The second UN report with specific data on the UN's contracting of PMSCs is the August 2014 report of the UN Working Group on the Use of Mercenaries. While not providing lists of PMSCs' contracts in different UN missions, the report stated that as of May 2014, thirty unarmed and armed companies had been used in peacekeeping missions and political missions. It further specified that the UN used armed PMSCs in three countries and unarmed PMSCs in twelve countries where there were peacekeeping missions and eleven countries where there were special political missions. However, the report specifically listed only the 12 peacekeeping missions and 1 facility of the Department of Field Support, claiming that of the total of 4,412 security guards contacted by these 13 entities, only 574 were armed. It then also stated that from the total estimated budget for 2013/2014 for the use of PMSCs, approximately $42,125,297, $14,015,520 was for "armed services" in just 2 missions--UN Stabilization Mission In Haiti ($5,125,200) and UN Assistance Mission in Afghanistan ($8,890,320). (33)
Thus, not only does there appear to be a discrepancy within the reported figures regarding the number of missions/countries where the UN used armed PMSCs in the 2014 Working Group on the Use of Mercenaries report but, moreover, these figures are much lower than the figures reported in the October 2012 Advisory Committee report (see above). Since it appears unlikely that the UN's use of armed PMSCs would go down from 22 missions to just 2 or 3 and that the number of armed security guards in these missions would drop from over 5,000 to less than 600 in the course of less than 2 years, one has to wonder about the accuracy of the data presented in these UN reports. In addition to terminological issues (PSCs vs. PMCs; see above), a plausible explanation for the substantial differences in the data presented in the 2014 Working Group on the Use of Mercenaries and the 2012 Advisory Committee reports is their haphazard compilation. For example, although the 2012 report was supposed to list contracts with "armed private security companies" at UN political missions and peacekeeping operations, it also included contracts for the "provision of explosive detection devices" and "canine services." (34)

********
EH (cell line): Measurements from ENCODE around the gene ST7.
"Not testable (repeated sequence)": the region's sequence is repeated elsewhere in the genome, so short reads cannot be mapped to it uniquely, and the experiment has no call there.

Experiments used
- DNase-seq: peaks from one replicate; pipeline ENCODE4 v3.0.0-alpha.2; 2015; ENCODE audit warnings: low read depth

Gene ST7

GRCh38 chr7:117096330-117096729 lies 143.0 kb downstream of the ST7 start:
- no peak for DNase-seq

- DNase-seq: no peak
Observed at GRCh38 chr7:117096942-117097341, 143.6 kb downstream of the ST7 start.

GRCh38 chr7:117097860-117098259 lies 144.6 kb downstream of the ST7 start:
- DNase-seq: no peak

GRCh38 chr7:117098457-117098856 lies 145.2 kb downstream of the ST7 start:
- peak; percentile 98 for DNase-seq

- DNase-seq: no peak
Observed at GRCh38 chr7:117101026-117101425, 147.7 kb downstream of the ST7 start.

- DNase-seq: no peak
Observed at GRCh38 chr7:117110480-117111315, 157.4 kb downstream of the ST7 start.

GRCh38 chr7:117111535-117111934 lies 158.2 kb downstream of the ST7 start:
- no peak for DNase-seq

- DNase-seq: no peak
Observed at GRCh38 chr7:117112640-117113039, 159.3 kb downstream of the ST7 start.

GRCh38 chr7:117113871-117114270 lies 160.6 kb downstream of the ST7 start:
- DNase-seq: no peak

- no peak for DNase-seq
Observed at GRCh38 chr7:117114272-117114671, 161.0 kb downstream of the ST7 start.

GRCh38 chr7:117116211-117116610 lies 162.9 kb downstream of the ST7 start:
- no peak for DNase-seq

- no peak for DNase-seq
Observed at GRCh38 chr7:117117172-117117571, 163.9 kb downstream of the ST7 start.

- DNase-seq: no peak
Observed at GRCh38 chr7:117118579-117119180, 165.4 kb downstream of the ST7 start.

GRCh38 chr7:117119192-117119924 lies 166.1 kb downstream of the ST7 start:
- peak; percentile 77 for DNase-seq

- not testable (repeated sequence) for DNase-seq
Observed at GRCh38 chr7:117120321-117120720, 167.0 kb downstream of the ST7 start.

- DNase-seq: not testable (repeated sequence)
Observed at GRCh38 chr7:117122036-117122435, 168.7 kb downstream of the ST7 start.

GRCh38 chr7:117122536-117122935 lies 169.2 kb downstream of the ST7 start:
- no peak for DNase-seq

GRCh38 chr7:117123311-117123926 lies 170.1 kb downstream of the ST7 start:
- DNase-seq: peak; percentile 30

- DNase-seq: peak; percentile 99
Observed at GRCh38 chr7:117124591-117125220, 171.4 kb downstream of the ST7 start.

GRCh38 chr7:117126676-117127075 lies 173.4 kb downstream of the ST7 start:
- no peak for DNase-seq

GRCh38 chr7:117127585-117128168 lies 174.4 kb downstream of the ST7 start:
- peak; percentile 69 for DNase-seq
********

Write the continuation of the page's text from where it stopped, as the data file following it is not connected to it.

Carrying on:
To complement the problematic data from UN reports on the direct use of PMSCs' services by the UN Secretariat and political and peacekeeping missions, we searched the Annual Statistical Reports on UN Procurement and the statistics provided by the UN Procurement Division. Since 2009, the Annual Statistical Reports have included data for two further unspecified categories of "security services" and "security and safety equipment" and, as such, they offer insights on all security outsourcing by the entire UN system. Importantly, this includes data for most of the key UN funds, programs, and agencies, which tend to procure their own contracts with PMSCs. In contrast, the statistics provided since 2007 by the UN Procurement Division has included data for security procurement of UN headquarters and local UN missions only.
FIGURE I Annual statistical report on United Nations Procurement figures for security services and equipment (2009-2016) 2009 44 82 26 2010 76 107 183 2011 114 151 265 2012 91 124 215 2013 219 266 485 2014 210 291 501 2015 174 225 339 2016 585 72 656 Note: Y axis shows the annual UN expenditures in millions of dollars, rounded to the nearest million. X axis indicates the relevant year. First column from the left represents UN expenditures for security services, second column represents UN expenditures for security equipment, third column shows total UN expenditures for security services and equipment in the given year. PREPARED BY THE AUTHORS USING DATA FROM THE ANNUAL STATISTICAL REPORT ON UNITED NATIONS PROCUREMENT FROM 2009-2016, WWW.UNGM.ORG/PUBLIC/ASR. Note: Table made from bar graph.
Albeit the data in the annual UN Statistical Reports and the UN Procurement Division databases may be incomplete and the specific figures that they provide often differ, (35) they do allow for tracking the overall trends of UN expenditures on security procurement over the past decade. As indicated in Figure 1 there has been an overall 521 percent increase in the UN's total expenditures on security services and security equipment contracting between 2009 and 2016. Even more remarkable is the overall 1,440 percent increase in the total expenditures on security procurement by UN headquarters and local missions between 2007 and 2016 captured in Figure 2, albeit much of it is due to the sharp rise of security procurement by UN headquarters between 2015 and 2016. In the absence of any explanations provided by the UN, we speculate that this hike, as well as the sharp drop in expenditures for security equipment within the entire UN system from 2015 to 2016 depicted in Figure 1, is primarily due to changes in the terminology or methodology used to compile the relevant UN statistics. (36)